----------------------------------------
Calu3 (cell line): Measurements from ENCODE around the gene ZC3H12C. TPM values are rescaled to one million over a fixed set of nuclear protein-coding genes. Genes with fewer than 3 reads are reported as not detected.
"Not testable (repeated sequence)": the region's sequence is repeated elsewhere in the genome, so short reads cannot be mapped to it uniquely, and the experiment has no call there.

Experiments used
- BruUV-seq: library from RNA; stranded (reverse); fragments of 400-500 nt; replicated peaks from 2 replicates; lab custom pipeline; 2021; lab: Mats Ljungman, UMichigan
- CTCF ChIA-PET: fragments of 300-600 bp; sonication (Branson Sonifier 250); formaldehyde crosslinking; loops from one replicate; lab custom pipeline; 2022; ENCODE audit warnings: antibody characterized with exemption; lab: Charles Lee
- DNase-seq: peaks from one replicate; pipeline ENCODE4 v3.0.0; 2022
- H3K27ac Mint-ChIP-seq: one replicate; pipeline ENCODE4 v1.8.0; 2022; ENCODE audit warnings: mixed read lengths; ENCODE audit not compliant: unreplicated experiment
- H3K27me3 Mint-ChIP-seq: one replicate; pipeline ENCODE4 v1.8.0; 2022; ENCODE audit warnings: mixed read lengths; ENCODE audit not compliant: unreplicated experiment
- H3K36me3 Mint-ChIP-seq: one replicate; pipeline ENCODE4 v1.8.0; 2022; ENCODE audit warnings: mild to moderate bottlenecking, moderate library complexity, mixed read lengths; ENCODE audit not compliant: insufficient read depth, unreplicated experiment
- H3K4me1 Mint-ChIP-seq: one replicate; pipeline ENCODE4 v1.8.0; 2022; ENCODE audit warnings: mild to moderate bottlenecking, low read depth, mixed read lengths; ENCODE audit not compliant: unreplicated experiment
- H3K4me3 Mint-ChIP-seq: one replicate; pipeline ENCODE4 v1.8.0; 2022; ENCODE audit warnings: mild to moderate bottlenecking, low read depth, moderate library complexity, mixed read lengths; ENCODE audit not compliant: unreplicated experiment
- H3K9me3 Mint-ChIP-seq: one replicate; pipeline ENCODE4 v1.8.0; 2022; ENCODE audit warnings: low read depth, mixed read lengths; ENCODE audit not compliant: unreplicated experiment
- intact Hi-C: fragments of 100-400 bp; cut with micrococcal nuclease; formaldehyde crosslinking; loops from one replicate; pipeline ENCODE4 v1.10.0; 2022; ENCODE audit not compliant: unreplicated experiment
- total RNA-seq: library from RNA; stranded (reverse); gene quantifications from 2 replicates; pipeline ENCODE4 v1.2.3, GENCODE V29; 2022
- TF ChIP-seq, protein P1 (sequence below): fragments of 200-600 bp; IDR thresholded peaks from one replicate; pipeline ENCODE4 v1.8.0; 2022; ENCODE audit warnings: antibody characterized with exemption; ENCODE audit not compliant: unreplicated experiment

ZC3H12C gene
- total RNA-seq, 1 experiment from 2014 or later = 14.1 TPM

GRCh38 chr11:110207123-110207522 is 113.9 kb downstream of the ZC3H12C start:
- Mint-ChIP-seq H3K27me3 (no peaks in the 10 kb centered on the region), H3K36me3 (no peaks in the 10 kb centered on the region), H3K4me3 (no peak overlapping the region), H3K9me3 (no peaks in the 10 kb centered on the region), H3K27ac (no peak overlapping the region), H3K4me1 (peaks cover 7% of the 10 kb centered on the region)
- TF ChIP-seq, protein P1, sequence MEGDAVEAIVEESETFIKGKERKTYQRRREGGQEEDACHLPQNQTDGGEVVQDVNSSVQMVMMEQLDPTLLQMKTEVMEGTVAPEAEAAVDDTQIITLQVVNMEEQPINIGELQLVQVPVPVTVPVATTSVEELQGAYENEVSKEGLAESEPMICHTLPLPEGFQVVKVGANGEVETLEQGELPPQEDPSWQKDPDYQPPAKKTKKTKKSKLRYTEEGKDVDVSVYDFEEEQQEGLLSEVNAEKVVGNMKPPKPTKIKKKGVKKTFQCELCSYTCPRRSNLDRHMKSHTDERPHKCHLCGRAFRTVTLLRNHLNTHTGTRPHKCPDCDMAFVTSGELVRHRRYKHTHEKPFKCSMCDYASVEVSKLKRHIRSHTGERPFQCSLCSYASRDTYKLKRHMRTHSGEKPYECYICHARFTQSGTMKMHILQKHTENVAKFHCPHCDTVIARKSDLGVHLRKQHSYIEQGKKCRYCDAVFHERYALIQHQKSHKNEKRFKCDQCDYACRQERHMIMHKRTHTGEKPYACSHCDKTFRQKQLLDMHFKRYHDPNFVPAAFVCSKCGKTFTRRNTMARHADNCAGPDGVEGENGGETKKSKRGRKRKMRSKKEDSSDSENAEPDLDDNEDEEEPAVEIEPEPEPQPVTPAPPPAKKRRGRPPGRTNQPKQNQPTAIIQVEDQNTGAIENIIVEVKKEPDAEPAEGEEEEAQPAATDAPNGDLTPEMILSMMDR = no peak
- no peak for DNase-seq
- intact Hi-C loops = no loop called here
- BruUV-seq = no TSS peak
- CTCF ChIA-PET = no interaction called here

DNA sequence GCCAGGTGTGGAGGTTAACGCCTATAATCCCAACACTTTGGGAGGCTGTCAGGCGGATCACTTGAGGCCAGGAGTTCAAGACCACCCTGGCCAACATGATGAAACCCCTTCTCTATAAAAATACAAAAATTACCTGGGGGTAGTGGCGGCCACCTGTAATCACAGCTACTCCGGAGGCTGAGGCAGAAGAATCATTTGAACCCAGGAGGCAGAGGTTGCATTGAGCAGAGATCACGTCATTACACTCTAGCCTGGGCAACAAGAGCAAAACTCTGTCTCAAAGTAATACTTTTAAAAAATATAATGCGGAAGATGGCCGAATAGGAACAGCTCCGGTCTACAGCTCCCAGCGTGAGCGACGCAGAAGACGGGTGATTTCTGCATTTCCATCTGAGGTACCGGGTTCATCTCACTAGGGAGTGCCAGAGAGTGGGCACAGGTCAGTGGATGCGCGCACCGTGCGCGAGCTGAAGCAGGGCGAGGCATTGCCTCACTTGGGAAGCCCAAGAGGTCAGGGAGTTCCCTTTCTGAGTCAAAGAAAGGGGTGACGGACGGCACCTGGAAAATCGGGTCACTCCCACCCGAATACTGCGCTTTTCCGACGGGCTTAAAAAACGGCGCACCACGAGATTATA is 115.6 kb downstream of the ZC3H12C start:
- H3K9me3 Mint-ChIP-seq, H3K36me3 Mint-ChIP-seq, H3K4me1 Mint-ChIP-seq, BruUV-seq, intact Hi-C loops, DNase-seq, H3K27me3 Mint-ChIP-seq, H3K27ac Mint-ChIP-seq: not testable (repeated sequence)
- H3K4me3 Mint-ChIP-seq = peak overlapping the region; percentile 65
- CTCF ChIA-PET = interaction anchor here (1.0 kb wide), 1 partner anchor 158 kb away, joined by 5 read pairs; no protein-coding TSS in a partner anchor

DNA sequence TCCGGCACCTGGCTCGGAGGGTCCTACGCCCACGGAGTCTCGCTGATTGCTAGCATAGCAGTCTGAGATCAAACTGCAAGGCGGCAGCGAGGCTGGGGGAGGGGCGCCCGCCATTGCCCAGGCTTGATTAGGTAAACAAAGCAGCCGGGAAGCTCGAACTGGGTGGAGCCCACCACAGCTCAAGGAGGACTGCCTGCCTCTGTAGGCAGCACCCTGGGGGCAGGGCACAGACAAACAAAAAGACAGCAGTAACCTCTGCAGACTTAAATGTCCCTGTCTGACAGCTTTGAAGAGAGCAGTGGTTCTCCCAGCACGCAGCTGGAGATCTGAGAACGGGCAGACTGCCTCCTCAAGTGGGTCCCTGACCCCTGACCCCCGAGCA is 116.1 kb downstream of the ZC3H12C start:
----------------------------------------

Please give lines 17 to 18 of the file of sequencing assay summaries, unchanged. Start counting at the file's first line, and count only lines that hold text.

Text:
- total RNA-seq, 1 experiment from 2014 or later = 14.1 TPM

GRCh38 chr11:110207123-110207522 is 113.9 kb downstream of the ZC3H12C start: